Professor Simon Langlois, Chair of Quebec Studies at Glendon College for 2004-2005, is a sociologist specializing in trends in Quebec society, particularly relations between Quebec and anglophone Canada. He comes to York from Laval University where he is Chair of research development on French cultural expression in North America.
Right: Simon Langlois
Coordinator of the international sociological program Comparative Charting of Social Change (CCSC), Langlois is editor of the group’s series of published studies that explore international comparisons among developed societies. He also collaborated on the CCSC’s forthcoming book, Recent Social Trends in Canada 1960-2004 (McGill-Queen’s University Press, 2005).
Langlois is co-author with colleague Gilles Gagné of an influential essay on public support for Quebec sovereignty titled “Les raisons fortes” (“Strong reasons”, University of Montreal Press, 2002), that interprets results of the 1995 referendum from a sociological perspective and examines the relatively consistent level of support for the sovereignty option as shown in opinion polls since that time.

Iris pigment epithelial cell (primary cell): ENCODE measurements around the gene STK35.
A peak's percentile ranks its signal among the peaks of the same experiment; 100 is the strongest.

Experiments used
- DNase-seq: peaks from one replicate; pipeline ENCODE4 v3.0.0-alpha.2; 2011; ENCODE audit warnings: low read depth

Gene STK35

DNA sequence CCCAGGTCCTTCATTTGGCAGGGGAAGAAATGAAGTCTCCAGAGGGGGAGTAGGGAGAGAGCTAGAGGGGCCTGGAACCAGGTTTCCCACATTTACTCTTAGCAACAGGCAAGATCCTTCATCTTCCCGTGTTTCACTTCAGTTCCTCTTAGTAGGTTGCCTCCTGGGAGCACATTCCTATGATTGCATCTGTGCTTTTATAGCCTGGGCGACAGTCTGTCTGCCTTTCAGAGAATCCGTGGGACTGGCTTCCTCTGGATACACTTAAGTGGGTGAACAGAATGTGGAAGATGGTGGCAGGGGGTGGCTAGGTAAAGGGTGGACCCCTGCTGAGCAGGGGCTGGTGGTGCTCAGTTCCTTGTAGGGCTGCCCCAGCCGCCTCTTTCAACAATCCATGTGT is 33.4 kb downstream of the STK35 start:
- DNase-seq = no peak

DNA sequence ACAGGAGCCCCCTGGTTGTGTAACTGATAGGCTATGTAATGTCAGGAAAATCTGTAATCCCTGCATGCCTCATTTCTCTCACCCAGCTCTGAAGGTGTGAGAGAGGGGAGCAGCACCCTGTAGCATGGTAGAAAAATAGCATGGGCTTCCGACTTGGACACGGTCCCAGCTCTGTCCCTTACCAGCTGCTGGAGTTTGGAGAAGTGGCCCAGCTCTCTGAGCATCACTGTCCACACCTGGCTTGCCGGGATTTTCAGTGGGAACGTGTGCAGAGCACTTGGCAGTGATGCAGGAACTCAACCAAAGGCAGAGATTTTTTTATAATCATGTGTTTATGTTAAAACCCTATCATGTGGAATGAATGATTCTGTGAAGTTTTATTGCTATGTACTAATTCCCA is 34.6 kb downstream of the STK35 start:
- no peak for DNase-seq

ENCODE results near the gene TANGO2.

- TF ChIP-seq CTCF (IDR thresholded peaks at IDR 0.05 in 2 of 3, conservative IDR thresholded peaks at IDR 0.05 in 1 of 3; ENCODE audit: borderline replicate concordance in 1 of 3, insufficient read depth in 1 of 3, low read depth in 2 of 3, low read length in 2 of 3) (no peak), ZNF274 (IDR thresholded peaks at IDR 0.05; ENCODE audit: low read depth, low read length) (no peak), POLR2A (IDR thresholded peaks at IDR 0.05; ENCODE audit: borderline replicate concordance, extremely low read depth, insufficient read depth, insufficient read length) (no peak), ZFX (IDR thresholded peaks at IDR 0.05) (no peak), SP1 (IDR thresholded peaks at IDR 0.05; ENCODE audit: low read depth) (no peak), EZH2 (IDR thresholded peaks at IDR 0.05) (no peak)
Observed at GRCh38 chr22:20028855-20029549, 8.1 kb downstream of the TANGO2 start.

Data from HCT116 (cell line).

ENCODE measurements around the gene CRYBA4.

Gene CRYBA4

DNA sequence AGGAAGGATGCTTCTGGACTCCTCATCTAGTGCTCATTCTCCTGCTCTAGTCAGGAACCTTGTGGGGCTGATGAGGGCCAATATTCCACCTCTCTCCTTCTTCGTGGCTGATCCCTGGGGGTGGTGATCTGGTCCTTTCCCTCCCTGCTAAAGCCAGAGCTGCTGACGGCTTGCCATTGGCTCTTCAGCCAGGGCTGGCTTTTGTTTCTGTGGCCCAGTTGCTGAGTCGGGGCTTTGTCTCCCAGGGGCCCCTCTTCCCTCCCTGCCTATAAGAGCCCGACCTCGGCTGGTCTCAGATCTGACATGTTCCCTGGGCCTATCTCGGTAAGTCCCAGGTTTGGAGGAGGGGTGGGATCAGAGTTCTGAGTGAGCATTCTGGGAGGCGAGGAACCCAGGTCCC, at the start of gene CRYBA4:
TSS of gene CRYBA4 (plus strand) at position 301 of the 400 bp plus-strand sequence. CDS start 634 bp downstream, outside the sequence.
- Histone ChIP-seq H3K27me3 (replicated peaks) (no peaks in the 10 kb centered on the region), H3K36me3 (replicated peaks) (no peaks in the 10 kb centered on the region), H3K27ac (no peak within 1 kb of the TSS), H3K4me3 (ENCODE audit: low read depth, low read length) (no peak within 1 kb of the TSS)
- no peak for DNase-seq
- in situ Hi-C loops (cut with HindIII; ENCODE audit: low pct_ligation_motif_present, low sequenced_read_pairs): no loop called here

Langlois will teach a full-year, bilingual course on the emergence and development of Quebec society that examines the premise that Quebec society began the 20th century as French-Canadian and, by acquiring new points of reference, emerged into a Quebec context.
As holder of the Chair of Quebec Studies, Langlois will also organize a symposium at Glendon, Feb. 23-25, 2005, on Ontario-Quebec Relations: New Realities, New Perspectives. Ontario and Quebec are about to sign an agreement for cooperation before the end of 2004 and this symposium will provide an excellent opportunity for analyzing the evolution of the relationship between central Canada’s two great provinces. Three aspects of this relationship will be examined: comparisons between Ontario and Quebec, commercial relations, and a look at the cities of Ottawa, Montreal and Toronto.
After receiveing his BA and MA in sociology at Laval, Langlois studied in France and received his PhD from the University of Paris-Sorbonne.